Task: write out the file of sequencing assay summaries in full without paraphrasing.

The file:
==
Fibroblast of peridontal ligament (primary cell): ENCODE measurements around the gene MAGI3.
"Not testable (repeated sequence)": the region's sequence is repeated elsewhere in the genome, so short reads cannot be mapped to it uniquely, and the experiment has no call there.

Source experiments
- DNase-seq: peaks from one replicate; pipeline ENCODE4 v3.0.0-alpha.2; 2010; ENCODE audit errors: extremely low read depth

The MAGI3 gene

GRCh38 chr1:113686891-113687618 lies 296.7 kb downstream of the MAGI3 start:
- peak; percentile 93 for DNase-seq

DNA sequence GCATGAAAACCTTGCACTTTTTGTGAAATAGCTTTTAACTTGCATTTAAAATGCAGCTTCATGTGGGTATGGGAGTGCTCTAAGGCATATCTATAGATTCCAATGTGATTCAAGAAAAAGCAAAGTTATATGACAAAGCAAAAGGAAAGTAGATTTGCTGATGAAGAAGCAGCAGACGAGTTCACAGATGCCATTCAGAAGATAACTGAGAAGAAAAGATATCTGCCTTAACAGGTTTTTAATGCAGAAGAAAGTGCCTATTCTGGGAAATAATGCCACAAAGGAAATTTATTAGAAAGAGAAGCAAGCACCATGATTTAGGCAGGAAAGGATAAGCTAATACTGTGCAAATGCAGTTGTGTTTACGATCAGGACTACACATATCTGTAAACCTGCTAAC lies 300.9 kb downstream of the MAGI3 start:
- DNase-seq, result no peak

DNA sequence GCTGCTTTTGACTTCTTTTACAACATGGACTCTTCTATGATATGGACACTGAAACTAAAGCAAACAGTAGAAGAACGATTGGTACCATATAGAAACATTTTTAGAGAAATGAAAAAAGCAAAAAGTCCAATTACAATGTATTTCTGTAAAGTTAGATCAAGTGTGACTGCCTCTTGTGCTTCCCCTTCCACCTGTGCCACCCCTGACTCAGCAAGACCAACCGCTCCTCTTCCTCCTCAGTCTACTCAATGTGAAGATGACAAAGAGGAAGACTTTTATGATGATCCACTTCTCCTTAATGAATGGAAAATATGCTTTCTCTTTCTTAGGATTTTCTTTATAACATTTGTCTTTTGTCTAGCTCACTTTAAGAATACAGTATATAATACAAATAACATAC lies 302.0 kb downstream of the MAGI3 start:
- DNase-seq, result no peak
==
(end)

Fibroblast of peridontal ligament (primary cell): ENCODE measurements around the gene MAGI3.
"Not testable (repeated sequence)": the region's sequence is repeated elsewhere in the genome, so short reads cannot be mapped to it uniquely, and the experiment has no call there.

Source experiments
- DNase-seq: peaks from one replicate; pipeline ENCODE4 v3.0.0-alpha.2; 2010; ENCODE audit errors: extremely low read depth

The MAGI3 gene

GRCh38 chr1:113686891-113687618 lies 296.7 kb downstream of the MAGI3 start:
- peak; percentile 93 for DNase-seq

DNA sequence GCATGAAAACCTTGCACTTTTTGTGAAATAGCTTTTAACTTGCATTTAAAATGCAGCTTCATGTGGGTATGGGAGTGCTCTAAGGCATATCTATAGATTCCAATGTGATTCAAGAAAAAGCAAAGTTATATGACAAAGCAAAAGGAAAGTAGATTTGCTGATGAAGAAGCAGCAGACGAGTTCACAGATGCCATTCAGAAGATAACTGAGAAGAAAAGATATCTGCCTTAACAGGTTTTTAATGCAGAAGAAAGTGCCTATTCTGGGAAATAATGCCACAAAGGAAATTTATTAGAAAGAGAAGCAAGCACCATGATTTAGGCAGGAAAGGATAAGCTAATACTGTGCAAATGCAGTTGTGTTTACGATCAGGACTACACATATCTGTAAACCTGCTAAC lies 300.9 kb downstream of the MAGI3 start:
- DNase-seq, result no peak

DNA sequence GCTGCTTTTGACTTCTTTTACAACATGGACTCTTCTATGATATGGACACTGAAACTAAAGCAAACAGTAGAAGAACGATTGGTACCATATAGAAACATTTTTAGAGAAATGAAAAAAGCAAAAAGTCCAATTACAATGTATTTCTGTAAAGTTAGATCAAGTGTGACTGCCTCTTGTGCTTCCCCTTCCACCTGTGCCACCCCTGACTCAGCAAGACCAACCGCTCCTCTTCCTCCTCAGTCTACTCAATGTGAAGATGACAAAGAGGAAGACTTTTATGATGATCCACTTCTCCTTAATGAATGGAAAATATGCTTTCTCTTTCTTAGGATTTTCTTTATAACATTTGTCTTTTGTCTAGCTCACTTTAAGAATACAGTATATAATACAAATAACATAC lies 302.0 kb downstream of the MAGI3 start:
- DNase-seq, result no peak